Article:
Higher nutritional quality at no additional cost among low-income households: insights from food purchases of "positive deviants"

Lucile Marty, Christophe Dubois, Malu S Gaubard, Audrey Maidon, Audrey Lesturgeon, Hind Gaigi, Nicole Darmon
American Journal of Clinical Nutrition 2015, 102 (1): 190-8

BACKGROUND: It is unknown whether diet quality is correlated with actual food expenditure. According to the positive deviance theory, the study of actual food expenditure by people with limited economic resources could help identify beneficial food-purchasing behavior.

OBJECTIVES: The aims were to investigate the relation between actual expenditure on food and nutritional quality and to identify "positive deviants" among low-income households.

DESIGN: Individuals in deprived social situations (n = 91) were recruited as part of the "Opticourses" nutrition intervention conducted in 2012-2014 in poor districts of Marseille, France. Opticourses participants collected food-purchase receipts for their household over a 1-mo period. "Actual diet costs" and "estimated diet costs" were calculated per 2000 kcal of food purchases by using actual expenditures and a standard food price database of food consumed by a representative sample of French adults, respectively. Mean adequacy ratio (MAR), mean excess ratio (MER), and energy density (ED) were used as nutritional quality indicators. "Positive deviants" were defined as having a higher MAR and a lower MER than the respective median values.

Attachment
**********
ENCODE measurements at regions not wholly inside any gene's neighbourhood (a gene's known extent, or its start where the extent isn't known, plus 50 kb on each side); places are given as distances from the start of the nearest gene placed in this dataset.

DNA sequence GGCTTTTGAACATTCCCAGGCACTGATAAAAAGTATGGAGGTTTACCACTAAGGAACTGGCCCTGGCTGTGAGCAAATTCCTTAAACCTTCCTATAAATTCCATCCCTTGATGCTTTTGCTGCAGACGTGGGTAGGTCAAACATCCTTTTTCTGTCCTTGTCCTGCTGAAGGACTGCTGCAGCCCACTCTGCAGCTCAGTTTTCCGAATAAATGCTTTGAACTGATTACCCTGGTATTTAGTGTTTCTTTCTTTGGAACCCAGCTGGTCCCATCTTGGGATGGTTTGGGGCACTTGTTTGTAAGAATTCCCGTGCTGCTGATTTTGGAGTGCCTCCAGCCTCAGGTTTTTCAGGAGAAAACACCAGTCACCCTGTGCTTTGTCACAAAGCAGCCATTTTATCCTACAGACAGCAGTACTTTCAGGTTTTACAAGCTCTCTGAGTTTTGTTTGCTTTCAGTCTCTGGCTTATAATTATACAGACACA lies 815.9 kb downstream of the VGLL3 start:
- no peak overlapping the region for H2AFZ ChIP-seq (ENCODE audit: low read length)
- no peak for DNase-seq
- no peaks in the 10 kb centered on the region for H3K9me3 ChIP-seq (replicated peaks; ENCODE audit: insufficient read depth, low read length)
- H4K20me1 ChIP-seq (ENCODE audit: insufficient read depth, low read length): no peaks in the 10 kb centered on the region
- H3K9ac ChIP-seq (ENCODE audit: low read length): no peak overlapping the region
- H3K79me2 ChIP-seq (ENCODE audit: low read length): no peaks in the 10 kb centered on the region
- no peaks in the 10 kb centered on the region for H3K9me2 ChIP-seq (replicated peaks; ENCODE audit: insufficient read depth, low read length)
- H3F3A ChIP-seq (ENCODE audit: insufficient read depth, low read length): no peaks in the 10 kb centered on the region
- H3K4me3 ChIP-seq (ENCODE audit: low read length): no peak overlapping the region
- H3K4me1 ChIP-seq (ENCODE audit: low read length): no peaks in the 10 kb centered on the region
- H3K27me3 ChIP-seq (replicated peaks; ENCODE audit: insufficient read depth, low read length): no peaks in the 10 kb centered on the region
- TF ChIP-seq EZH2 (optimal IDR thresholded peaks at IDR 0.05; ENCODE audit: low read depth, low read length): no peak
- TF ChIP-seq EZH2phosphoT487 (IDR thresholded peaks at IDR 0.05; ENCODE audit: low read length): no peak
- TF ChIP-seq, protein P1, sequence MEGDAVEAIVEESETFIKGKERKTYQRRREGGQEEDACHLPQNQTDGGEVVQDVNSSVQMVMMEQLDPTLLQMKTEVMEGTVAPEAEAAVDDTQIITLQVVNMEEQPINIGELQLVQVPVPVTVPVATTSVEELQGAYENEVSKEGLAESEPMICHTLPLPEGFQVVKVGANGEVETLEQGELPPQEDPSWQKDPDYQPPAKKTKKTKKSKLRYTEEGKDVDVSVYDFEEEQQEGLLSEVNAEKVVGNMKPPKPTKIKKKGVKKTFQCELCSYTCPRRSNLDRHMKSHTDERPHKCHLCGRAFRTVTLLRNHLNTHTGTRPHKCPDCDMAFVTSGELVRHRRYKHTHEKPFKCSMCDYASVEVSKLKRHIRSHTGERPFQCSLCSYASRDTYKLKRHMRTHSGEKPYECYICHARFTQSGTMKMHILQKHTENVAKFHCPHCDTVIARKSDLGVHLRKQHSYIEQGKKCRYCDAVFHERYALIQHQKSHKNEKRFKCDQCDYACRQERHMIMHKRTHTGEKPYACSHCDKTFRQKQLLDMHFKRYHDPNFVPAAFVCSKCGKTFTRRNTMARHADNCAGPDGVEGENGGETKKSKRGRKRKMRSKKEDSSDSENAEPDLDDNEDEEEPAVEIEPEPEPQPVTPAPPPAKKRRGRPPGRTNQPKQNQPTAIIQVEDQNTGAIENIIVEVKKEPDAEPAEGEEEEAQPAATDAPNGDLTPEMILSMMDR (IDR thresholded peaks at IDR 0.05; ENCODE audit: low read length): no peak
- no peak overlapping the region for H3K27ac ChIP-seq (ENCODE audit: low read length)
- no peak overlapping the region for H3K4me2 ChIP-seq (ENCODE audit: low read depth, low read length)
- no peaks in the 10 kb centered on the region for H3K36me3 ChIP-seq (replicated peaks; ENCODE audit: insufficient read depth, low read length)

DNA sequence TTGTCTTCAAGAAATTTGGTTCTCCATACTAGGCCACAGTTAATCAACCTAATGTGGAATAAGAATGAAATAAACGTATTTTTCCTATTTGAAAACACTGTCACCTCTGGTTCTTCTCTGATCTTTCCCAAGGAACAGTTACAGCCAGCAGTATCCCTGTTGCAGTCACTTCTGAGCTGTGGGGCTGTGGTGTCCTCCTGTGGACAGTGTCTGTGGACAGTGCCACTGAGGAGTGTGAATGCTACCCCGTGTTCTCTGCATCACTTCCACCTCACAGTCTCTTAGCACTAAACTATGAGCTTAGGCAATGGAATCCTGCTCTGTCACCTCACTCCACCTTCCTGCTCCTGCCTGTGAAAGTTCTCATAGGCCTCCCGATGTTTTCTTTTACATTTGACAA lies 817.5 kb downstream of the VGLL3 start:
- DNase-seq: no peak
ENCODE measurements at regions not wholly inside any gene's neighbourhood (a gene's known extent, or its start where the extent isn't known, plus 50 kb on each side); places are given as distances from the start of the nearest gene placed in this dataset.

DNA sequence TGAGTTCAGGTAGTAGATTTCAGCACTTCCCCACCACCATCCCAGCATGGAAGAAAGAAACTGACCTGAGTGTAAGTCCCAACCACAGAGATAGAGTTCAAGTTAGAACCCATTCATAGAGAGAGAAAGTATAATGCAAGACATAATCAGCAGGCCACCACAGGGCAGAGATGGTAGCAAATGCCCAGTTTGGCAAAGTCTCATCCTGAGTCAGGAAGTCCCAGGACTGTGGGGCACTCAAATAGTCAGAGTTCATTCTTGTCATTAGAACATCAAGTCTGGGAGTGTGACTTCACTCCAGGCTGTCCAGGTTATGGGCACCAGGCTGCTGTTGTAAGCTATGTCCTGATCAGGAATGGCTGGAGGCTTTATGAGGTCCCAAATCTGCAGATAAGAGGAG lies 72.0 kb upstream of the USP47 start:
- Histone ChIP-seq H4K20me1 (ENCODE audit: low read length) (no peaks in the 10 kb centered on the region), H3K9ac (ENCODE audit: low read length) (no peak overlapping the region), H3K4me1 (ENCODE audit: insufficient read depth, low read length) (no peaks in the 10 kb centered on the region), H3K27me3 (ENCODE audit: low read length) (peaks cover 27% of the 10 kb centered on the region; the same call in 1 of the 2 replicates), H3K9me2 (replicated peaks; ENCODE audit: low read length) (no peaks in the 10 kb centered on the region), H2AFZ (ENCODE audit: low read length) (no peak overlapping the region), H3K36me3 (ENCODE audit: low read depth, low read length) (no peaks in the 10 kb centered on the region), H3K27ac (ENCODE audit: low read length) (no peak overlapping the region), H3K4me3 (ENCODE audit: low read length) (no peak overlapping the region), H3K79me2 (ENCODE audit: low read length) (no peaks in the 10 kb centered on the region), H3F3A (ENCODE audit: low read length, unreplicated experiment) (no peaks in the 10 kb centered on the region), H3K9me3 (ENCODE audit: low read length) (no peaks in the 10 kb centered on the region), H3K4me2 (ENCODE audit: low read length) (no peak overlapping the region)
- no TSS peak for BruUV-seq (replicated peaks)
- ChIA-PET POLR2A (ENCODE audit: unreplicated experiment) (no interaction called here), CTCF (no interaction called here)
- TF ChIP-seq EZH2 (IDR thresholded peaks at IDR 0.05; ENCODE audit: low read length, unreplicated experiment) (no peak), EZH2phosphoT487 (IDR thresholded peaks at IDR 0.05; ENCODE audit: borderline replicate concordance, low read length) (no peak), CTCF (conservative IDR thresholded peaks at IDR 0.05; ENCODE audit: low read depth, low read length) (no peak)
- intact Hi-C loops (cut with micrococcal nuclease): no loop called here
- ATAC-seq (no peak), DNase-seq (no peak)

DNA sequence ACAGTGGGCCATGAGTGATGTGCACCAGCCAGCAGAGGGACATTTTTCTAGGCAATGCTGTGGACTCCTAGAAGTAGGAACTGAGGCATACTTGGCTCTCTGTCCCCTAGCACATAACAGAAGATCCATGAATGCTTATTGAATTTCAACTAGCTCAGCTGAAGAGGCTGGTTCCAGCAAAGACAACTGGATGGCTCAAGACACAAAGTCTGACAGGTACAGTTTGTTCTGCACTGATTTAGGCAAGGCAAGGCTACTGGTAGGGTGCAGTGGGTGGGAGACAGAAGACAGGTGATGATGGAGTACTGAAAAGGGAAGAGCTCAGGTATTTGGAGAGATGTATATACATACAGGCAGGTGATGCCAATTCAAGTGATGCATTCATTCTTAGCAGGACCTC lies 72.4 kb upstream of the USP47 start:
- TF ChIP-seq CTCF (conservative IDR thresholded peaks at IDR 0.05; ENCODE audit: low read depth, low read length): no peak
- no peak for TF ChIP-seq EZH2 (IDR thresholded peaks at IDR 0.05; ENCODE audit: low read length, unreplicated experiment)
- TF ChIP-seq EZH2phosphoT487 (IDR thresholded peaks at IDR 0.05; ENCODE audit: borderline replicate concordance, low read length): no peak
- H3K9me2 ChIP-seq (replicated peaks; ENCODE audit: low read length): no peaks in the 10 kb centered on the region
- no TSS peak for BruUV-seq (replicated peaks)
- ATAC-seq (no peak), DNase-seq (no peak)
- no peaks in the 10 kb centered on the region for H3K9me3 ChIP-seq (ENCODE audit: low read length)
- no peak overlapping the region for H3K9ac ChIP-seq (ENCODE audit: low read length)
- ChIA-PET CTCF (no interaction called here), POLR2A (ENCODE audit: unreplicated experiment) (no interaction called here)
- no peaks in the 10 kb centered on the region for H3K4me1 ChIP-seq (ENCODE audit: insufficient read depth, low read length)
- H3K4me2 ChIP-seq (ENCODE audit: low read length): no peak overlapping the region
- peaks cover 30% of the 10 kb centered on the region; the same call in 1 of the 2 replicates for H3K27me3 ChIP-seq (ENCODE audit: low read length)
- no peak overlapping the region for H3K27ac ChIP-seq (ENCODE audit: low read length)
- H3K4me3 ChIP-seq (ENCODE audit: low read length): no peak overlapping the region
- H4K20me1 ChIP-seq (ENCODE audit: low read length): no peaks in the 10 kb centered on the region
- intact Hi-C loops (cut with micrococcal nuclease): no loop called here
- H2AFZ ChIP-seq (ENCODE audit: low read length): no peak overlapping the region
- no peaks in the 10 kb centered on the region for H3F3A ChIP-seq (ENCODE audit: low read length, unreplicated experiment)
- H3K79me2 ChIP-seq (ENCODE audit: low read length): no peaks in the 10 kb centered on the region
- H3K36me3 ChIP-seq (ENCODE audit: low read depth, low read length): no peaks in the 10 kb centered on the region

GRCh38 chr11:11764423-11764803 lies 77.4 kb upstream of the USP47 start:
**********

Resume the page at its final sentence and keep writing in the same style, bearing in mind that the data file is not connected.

RESULTS: Opticourses participants selected less-expensive food options than the average French population, both within a food group and for a given food item. Higher diet costs were associated with higher nutritional quality (higher MAR, lower ED), regardless of whether costs were calculated from actual expenditure or on the basis of standard food prices. Twenty-one positive deviants were identified. They made significantly healthier purchases than did other participants (MAR: +13%; MER: -90%. ED: -22%) at higher estimated diet costs. Yet, they did not spend more on food (having the same actual diet costs), which showed that they purchased food with a higher nutritional quality for their price.

CONCLUSION: In this low-income population, actual diet cost was positively correlated with nutritional quality, yet the results showed that higher diet quality is not necessarily more costly when foods with higher nutritional quality for their price are selected. The Opticourses intervention was registered at as NCT02383875.

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